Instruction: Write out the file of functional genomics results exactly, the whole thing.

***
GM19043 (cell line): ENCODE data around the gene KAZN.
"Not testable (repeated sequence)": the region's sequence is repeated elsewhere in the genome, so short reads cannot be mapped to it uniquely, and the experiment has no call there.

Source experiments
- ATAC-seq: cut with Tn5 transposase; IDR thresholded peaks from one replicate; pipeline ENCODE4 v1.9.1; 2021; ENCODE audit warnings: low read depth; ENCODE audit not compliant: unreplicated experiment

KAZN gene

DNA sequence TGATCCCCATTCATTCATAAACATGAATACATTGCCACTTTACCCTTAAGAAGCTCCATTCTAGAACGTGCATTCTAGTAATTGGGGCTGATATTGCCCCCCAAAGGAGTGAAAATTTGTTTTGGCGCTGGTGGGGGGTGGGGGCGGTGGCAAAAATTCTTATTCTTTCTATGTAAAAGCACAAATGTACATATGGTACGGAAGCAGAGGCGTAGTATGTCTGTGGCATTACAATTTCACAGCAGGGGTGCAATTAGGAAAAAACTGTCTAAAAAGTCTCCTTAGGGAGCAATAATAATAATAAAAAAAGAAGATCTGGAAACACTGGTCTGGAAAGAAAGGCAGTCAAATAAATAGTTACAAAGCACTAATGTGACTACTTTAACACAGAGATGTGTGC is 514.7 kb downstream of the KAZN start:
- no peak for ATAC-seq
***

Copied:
GM19043 (cell line): ENCODE data around the gene KAZN.
"Not testable (repeated sequence)": the region's sequence is repeated elsewhere in the genome, so short reads cannot be mapped to it uniquely, and the experiment has no call there.

Source experiments
- ATAC-seq: cut with Tn5 transposase; IDR thresholded peaks from one replicate; pipeline ENCODE4 v1.9.1; 2021; ENCODE audit warnings: low read depth; ENCODE audit not compliant: unreplicated experiment

KAZN gene

DNA sequence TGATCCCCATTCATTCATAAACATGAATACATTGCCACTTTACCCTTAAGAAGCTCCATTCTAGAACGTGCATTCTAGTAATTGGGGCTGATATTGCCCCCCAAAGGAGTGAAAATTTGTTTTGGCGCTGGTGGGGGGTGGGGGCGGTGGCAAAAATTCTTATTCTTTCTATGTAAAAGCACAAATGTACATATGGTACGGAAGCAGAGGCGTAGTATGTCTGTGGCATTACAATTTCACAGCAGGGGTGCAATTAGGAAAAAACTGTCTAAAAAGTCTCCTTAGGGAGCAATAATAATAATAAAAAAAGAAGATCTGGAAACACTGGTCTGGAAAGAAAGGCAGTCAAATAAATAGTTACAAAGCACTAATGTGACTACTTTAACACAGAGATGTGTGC is 514.7 kb downstream of the KAZN start:
- no peak for ATAC-seq